BANGKOK May 27 Shares in some Thai state-owned
companies fell on Tuesday, in contrast to a rise in the main
index, amid concerns that top executives could be fired and
boardroom policies altered after the government was toppled by
the military last week.
Thailand's biggest energy firm, PTT, was among the
worst hit as worries grew over possible changes after the
military government issued a series of orders transferring
senior government officials.
PTT stocks, which suffered their biggest drop in almost
three months on Monday with a loss of 2.6 percent, fell as much
as 1.35 percent at one stage. PTT finished down 0.7 percent,
while the main SET index rose 0.3 percent.
PTT is 51.1 percent owned by the finance ministry. The
firm's board chairman is Panpre Mahittananukorn, a former member
of Puea Thai, the main party in the ousted government.
Finance Ministry Permanent Secretary Rangsan Sriworasat, who
is acting as finance minister under the ruling military council,
denied any plan to change PTT's board at this stage.
"PTT is a listed company and a board change will need
approval from shareholders. Although the finance ministry is a
major shareholder of PTT, it still needs to call a shareholders
meeting," he told reporters.
Shares in airport operator Airports of Thailand -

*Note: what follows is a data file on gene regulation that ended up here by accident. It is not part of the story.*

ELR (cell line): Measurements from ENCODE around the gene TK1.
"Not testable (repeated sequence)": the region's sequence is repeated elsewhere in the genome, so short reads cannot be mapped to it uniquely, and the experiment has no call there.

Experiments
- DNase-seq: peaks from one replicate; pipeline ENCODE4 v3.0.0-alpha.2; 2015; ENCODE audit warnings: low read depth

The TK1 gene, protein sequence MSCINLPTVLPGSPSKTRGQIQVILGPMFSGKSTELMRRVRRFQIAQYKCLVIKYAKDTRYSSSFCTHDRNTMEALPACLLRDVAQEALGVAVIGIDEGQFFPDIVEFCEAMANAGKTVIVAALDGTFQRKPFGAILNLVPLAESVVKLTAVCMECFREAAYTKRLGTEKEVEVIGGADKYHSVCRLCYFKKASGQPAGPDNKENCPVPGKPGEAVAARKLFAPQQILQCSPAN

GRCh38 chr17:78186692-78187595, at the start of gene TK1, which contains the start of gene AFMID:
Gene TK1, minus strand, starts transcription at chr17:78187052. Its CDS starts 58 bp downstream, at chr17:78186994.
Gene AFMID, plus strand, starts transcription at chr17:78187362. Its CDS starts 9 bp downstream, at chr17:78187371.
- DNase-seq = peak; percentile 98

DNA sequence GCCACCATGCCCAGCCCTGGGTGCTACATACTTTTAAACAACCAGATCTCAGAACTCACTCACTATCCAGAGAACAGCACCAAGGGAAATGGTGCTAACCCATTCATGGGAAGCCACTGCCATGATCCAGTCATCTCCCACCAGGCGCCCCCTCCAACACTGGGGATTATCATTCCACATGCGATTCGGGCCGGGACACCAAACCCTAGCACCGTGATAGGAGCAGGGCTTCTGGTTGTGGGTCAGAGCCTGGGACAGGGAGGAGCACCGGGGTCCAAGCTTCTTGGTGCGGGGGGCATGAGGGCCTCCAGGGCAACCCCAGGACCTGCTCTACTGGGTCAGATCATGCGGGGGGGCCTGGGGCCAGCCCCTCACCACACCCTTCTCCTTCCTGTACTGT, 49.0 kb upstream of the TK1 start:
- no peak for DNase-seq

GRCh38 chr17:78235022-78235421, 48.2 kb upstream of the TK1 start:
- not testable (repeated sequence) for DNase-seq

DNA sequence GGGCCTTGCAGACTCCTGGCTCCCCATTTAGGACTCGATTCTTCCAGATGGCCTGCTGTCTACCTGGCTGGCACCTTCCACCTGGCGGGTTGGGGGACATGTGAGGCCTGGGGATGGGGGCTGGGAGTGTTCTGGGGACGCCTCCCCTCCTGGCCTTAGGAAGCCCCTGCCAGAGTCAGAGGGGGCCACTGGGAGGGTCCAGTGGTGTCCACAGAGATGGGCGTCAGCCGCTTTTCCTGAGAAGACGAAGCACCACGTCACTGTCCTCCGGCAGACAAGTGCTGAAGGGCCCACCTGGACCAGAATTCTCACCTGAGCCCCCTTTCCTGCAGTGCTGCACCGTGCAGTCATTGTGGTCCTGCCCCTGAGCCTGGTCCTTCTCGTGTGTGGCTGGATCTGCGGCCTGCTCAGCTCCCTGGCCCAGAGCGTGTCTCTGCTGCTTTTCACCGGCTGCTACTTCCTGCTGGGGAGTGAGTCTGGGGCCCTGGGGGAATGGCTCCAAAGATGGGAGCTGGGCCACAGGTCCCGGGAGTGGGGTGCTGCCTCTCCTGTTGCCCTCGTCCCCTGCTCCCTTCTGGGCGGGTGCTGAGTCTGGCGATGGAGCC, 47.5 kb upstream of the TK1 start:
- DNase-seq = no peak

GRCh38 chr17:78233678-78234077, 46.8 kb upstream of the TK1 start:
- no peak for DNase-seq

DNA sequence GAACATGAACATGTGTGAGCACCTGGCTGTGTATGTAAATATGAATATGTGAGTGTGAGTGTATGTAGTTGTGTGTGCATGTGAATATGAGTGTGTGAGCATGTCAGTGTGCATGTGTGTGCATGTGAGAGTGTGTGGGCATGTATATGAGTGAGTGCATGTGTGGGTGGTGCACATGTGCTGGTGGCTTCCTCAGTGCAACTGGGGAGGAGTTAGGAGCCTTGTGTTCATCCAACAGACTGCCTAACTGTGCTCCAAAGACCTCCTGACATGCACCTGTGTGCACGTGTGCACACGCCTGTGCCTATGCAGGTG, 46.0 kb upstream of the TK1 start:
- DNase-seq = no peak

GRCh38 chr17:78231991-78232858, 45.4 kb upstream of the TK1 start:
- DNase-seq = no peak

which could also suffer from a drop in foreign visitors because
of the coup - fell almost 1 percent at one point to their lowest
in more than three months after a drop of more than 2 percent on
Monday. The stock closed down 0.3 percent.
The company is 70 percent owned by the finance ministry and
its board chairman, Sita Divari, is also a former member of Puea
Some other state-owned stocks recouped early losses.
National carrier Thai Airways International rose 0.8
percent after an earlier fall of almost 1 percent, while
state-run broadcaster MCOT gained 1 percent.
Investors have been lukewarm about Thai stocks for months
compared with regional rivals because of prolonged political
unrest, which caused the economy to contract 2.1 percent in the
first quarter from the previous three months and sent consumer
confidence to its lowest in more than 12 years in April.
Foreign investors have offloaded a net 23.4 billion baht
($718 million) worth of stocks over the five sessions since the
imposition of martial law on May 20 followed by the military
coup on May 22.
Outflows so far this year total 31 billion baht ($951
million), according to Thomson Reuters data.
That compares with net inflows to other markets in Southeast
Asia, including Indonesia's 41.9 trillion rupiah ($3.62 billion)
and the Philippines' 63.8 billion peso ($1.46 billion).
($1 = 32.6000 Thai baht)
(Reporting by Viparat Jantraprap; Additional reporting by
Wilawan Pongpitak; Editing by Alan Raybould and Jacqueline Wong)